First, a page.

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Sikhism Promotion Mission Aims to Dispel Stereotypes
By TIEN-SHUN LEE
Swaranjit Singh was formerly a computer salesman.
Flushing Times Ledger, Dec. 26, 2002
"Swaranjit Singh will never forget when a little girl walking down Rockaway Boulevard a few days after the Sep. 11 attacks asked him if he was going to bomb Queens. 'I remember her face, her eyes. She was a very cute 5- or 6-year-old girl, and I felt really bad, it wasn't her fault,' Singh said. Immediately following that incident, Singh, a Sikh who wears a turban and beard, said some police officers stopped him and asked him why he was walking on Rockaway Boulevard. Then a passerby showed him his middle finger. 'I decided I had to do something,' said Singh, a former resident of Queens Village who founded the Sikhism Promotion Mission. 'So on Jan. 1 of this year, I resigned from my job and started calling different schools, churches, the F.B.I., the Federal Aviation Administration, the police, to educate people about Sikhs.' "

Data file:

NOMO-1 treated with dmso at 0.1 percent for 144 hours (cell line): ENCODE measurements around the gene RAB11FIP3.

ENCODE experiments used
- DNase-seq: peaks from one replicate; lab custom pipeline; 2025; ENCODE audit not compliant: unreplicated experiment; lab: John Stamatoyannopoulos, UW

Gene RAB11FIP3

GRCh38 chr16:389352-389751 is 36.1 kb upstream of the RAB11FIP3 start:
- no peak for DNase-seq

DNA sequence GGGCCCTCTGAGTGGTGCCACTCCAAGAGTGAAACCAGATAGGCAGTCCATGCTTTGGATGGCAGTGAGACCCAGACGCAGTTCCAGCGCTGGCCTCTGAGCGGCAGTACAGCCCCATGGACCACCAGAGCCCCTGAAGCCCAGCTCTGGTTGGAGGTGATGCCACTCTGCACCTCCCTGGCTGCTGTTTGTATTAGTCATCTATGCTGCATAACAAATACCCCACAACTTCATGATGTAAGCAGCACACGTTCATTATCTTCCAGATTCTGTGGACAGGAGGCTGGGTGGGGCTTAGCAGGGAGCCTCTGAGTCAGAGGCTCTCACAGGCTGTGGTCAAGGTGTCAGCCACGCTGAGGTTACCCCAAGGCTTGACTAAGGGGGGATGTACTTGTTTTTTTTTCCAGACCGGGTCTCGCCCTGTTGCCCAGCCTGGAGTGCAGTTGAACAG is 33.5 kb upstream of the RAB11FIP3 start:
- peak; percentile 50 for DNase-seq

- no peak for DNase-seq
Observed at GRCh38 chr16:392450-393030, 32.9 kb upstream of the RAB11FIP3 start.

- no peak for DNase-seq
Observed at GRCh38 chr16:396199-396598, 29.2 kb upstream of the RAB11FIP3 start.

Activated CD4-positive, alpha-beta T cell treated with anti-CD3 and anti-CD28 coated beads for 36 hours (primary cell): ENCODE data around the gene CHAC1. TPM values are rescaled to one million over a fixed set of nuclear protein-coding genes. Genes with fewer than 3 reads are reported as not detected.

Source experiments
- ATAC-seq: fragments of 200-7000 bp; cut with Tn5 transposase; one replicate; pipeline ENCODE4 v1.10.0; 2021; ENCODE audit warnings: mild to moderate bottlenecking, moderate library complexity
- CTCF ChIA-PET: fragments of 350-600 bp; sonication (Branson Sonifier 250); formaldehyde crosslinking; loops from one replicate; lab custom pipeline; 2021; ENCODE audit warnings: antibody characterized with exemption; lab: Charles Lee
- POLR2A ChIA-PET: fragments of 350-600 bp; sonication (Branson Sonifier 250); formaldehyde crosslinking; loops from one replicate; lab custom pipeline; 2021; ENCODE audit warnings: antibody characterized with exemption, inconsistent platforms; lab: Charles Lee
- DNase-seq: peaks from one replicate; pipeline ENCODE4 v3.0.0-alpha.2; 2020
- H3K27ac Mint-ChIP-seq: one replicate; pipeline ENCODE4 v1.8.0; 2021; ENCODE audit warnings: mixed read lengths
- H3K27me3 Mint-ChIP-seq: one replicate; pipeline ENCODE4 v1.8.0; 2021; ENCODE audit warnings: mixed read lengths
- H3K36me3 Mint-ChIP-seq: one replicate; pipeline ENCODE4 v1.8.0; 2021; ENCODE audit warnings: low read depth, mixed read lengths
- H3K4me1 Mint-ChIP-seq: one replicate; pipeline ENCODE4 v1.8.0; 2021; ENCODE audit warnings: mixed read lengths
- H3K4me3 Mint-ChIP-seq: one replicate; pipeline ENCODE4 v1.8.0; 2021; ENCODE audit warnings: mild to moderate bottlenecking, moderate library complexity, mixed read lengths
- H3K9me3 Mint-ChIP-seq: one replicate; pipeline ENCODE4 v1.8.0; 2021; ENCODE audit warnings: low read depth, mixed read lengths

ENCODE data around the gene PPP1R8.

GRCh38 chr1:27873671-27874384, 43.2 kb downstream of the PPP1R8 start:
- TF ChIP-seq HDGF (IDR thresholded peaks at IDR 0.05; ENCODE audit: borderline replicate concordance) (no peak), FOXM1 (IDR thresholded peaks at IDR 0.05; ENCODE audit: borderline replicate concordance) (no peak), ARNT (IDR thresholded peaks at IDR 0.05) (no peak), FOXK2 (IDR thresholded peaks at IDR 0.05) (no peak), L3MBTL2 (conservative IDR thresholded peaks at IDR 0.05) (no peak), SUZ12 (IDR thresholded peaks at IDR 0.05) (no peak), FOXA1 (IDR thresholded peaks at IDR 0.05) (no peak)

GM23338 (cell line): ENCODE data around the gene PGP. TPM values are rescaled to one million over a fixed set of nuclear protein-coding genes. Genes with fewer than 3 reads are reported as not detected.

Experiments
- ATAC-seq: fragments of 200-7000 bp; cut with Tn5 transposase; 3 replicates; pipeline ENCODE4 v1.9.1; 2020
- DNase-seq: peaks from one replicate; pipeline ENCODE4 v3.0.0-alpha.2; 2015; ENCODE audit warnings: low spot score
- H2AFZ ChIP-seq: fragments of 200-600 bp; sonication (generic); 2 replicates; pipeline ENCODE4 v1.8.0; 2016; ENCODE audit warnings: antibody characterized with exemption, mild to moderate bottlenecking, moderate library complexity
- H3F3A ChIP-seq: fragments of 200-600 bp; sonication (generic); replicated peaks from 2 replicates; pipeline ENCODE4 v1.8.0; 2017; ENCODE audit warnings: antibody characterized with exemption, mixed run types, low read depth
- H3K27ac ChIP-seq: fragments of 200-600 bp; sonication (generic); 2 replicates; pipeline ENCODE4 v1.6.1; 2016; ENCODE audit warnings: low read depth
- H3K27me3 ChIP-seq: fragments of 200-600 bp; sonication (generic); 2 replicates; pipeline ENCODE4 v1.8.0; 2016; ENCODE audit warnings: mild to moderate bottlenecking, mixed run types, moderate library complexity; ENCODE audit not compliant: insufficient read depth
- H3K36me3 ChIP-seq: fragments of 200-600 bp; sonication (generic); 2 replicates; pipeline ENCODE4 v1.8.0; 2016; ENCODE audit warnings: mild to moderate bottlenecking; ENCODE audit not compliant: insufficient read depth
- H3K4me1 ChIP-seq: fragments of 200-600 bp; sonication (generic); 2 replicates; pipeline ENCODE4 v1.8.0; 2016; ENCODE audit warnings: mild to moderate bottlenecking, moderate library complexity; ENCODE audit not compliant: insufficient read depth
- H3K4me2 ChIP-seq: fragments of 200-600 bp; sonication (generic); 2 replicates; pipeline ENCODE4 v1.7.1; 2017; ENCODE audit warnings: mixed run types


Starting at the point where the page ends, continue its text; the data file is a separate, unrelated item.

"About 70,000 Sikhs live in Queens, many of them in Richmond Hill, said Singh. Nationwide there are about 500,000 Sikhs, with 200,000 of them living in the tri-state area. 'People don't understand at times,' Singh said. 'If you see a guy wearing a turban in this country, 99 percent chances are he is a Sikh, not a Muslim. Sikhs are not sheiks.' As part of the Sikhs' belief in 'natural living,' they are not allowed to cut their hair, Singh explained. 'No matter how many times you shave your hair, it keeps coming back,' he said. 'We believe in the will of God. Keeping long hair is living in the will of God.' . . . After a year of promoting Sikhism full time, Singh has moved to New Haven, Conn., and is working with a real estate franchise. In his spare time, he continues to give talks on Sikhism."